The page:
Uganda's Anti Homosexuality Bill Should Be Called Homosexuality Eradication Bill
One of the best things about going on a cruise, was being completely cut off from outside communication. No phones, no Internet, and no news (in whatever format(s) you use to stay informed) for the duration of the trip. Or, at least for the time spent out of US cell plan range. Which, really, was from the time the boat left the dock, until the day we returned. Hey, at 75 cents (or more) a minute, there just wasn't anything so important that couldn't wait until we were back from vacation. Sure, I could have stayed up to date by watching CNN, but who does that when they're on vacation? [Deep inhale] Ah, it was blissful ignorance.
Yes, it was 7 days of blissful ignorance, wrapped in the cozy warmth of LGBT acceptance, female energy and grrl power. Which only made our return back to reality a rather harsh trip. I had almost forgotten that just two days before we left for vacation, 51% of Maine voters had voted to ban gay marriage. Thus losing another gay marriage state in Prop 8 fashion. Then today/yesterday, the New York Senate voted down gay marriage. The gay marriage bill had passed the House, and the Governor was ready to sign it, but it only got 24 of the 32 votes needed to pass in the Senate.
I'm a bit surprised the bill didn't pass, actually. For the last few years, the buzz has been that New York was on the verge of legalizing same-sex marriage, and would likely be the next state to do so. I mean, who'd of thought Iowa would have equal marriage rights before New York. But what would I know about the pulse of New York state? I can barely keep up with my own great state, Indiana. These losses (Maine and New York) are a little discouraging. Right now it seems like every time gay rights takes a step forward in the US, we end up taking an equal step back. And hey, while I'm thinking about it, what the heck happened to the ENDA, which many claim should be our real focus in the fight for LGBT rights. Not marriage rights.
But at times like this, when I start getting frustrated and discouraged, I remind myself that I'm lucky to live where I do, and in the time that I live in. There were many before us who suffered and who paved they way for us to have the freedom to live pretty openly out lives. There are those who live in countries who do not have such freedom. There are those who live in countries like: Iran, where homosexuality is punishable by 100 lashes, or even death; Gambia, whose President threatened to behead all homosexuals; or Uganda, where the government is considering a bill that could make homosexuality punishable with a life prison sentence, and in some cases by death. Homosexuality is already illegal in Uganda, but this bill, the Anti Homosexuality Bill, has way sharper and much bigger teeth than the current law. Not only would it be a crime to engage in consensual homosexual acts, but also to act with intent to engage in such acts. What's even worse is that the law wouldn't just target gays, but also supporters of LGBT rights. Showing any support, or speaking in any manor of support, could carry a 3-7 year prison sentence. There is also a 3-7 (if I remember correctly) year prison sentence for knowing someone is gay and not turning them in within 24 hours of discovering this information.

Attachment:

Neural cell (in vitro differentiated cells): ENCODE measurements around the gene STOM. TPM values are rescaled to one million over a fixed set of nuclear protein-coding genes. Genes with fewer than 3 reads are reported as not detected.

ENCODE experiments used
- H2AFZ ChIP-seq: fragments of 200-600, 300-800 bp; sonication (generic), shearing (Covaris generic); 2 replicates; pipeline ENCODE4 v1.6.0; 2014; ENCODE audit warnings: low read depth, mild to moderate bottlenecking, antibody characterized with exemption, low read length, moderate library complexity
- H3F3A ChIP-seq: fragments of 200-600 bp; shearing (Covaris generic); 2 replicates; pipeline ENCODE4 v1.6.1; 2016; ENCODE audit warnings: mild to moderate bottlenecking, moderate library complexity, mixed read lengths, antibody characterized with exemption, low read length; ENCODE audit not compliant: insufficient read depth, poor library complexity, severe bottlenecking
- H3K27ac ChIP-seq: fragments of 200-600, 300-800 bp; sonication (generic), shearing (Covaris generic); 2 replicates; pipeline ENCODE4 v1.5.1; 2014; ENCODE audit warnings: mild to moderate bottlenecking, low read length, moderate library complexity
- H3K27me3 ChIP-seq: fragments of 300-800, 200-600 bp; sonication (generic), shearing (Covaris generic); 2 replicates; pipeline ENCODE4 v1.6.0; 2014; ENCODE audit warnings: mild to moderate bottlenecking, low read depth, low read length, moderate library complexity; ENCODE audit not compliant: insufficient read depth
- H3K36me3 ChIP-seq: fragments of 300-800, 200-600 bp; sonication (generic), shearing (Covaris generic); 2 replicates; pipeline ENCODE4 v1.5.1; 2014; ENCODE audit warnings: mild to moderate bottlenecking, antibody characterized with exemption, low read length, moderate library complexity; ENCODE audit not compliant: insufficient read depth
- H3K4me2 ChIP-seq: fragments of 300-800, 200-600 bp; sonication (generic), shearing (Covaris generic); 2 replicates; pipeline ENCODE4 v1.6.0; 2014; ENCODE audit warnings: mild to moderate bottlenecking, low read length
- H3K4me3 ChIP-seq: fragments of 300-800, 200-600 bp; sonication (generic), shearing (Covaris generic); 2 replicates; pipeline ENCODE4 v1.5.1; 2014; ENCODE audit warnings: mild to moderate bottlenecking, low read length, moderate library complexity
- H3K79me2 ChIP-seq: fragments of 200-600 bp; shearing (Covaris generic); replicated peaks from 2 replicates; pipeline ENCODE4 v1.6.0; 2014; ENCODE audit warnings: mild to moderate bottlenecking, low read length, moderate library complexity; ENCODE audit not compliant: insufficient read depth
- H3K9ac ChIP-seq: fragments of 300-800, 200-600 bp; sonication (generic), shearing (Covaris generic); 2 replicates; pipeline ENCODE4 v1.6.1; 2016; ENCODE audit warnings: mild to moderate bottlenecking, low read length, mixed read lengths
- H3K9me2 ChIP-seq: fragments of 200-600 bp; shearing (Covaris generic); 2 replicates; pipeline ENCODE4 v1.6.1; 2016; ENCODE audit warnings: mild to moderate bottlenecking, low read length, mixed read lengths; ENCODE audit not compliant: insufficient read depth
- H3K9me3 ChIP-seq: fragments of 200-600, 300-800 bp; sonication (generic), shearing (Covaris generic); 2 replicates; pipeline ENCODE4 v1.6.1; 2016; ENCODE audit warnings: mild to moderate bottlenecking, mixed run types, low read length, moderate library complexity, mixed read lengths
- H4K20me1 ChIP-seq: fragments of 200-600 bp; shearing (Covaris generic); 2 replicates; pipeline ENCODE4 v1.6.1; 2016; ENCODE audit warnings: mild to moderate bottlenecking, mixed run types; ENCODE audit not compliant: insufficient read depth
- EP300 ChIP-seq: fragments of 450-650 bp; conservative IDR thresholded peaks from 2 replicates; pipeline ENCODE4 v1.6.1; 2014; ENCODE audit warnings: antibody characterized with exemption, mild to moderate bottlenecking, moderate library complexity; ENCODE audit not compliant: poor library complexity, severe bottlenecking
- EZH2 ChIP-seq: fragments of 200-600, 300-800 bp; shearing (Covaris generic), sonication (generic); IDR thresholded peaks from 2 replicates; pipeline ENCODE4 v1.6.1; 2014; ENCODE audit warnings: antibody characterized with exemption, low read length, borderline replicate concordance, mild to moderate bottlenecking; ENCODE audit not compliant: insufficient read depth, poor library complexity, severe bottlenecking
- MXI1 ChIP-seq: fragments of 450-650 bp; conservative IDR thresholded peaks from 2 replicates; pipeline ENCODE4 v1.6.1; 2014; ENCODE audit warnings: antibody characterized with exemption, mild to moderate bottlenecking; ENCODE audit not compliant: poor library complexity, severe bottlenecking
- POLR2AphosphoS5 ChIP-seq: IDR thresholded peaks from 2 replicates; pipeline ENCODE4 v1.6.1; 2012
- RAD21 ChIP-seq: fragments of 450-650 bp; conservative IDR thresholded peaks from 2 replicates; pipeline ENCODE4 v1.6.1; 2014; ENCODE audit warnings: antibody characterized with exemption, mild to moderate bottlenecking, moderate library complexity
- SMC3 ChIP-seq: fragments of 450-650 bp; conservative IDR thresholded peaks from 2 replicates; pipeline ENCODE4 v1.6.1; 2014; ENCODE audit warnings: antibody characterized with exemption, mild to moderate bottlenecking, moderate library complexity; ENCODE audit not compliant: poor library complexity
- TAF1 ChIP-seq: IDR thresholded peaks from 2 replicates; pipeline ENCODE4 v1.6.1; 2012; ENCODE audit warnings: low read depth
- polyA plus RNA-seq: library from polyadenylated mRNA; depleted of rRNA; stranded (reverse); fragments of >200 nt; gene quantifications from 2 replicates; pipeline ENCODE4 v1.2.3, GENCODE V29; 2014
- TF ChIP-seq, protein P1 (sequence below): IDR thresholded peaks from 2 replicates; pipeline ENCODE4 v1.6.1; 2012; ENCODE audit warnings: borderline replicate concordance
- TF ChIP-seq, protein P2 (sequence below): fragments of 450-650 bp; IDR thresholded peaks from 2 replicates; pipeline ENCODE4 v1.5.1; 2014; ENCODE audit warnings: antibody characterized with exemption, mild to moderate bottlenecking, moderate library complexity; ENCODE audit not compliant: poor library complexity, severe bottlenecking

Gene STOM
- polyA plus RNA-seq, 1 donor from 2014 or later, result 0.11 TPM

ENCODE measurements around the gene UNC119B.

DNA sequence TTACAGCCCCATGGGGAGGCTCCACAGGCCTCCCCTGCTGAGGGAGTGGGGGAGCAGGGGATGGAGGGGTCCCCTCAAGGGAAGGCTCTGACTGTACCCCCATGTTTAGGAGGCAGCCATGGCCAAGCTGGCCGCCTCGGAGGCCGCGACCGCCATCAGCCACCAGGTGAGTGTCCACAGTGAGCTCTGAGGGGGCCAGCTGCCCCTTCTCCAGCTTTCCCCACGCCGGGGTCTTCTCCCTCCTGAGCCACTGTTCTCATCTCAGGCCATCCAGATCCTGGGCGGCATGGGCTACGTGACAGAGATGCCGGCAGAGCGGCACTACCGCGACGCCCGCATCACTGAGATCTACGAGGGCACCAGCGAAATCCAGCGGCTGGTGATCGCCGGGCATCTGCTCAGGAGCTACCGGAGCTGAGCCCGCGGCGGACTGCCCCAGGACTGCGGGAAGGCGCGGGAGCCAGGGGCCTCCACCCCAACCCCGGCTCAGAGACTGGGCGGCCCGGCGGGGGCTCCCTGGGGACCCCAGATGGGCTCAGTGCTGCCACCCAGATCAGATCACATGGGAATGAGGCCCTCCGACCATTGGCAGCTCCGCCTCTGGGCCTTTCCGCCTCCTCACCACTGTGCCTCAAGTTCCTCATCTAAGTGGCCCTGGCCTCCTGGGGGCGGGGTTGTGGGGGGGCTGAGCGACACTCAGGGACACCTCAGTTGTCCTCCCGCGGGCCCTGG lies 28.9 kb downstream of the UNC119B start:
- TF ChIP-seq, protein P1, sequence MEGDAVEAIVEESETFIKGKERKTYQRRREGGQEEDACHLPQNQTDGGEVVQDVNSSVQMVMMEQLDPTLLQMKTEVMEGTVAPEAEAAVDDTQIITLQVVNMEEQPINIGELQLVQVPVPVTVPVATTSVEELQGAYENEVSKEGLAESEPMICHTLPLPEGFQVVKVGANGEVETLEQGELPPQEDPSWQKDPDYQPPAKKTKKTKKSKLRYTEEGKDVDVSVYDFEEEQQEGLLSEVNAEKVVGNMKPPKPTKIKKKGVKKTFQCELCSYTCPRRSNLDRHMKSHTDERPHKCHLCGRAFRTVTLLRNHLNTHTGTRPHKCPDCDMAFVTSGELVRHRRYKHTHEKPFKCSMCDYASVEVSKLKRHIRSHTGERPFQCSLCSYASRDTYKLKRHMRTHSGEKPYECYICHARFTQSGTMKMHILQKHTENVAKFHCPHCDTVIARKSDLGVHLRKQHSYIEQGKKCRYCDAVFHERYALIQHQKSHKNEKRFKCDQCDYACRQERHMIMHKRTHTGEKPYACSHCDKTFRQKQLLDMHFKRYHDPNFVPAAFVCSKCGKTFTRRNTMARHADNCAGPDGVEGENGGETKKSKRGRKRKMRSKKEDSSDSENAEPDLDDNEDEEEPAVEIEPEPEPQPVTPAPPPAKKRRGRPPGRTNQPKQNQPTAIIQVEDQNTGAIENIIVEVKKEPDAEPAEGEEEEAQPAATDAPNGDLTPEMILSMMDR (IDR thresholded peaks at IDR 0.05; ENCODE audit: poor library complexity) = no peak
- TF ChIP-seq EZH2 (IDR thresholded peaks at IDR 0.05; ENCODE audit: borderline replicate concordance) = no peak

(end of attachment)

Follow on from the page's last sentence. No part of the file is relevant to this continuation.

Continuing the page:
This proposed law is beyond appalling in and of itself, but then to find that out the bill may have ties to a "secretive" American Evangelical group called The Family, whose membership includes several US Congressmen...well I don't even know what to say about that. The bill's author, Parliament Member, Hon David Bahati is a member of The Family. As well, there are some ties between The Family and the Ugandan President. For in depth details about The Family, and its ties to the Ugandan government, there was a great Fresh Air show about this a few days ago, as well a segment or two on the Rachel Maddow Show. The bill has also been endorsed by a Ugandan pastor, Martin Ssempa, who is well known in the American Evangelical circles, and who has made several appearances at Rick Warren's church. When asked about the bill, Rick Warren said he doesn't think it's his place to interfere or comment on the laws of other countries. Now I don't know about you, but refusal to comment on the bill reads to me like support for it.
Secretary of State, Hillary Clinton spoke out against the bill on Monday, the day before World AIDS Day. It seemed implied that the future of US funding could be tied to the outcome of the bill (at least that was my interpretation). I'm glad someone from the US Government spoke up to condemn this bill, but I think it's going to take more than one condemnation. And since this bill also seem to have a lot of support amongst the people of Uganda, a country with a large Catholic population, I think the person who really needs to speak out against this bill is the Pope.
I don't know about you, but aside from being thoroughly beyond words for all of those who have to live in fear of the possibility of, life imprisonment, harsh physical punishment, or even death if their sexuality were discovered, I wonder what The Family would do here if they had the power write the laws as they wished. Would we spend our lives in prison? Would they sentence us to death?
For other blog posts on this topic, check out:
- U.S. Religious Rightwing and the Ugandan Anti-Homosexuality Bill, by kellygrrrl at Free Range Talk
- Pastor Rick Warren Refuses To Condemn Ugandan Law Making Homosexual Acts Punishable By Death, by Amanda Terkel at Think Progress
- Cautious Hope?, by Gay Uganda
Zoe is a BlogHer Contributing Editor (Life-GLBT). She also blogs, though not much lately, her life most ordinary at gaymo.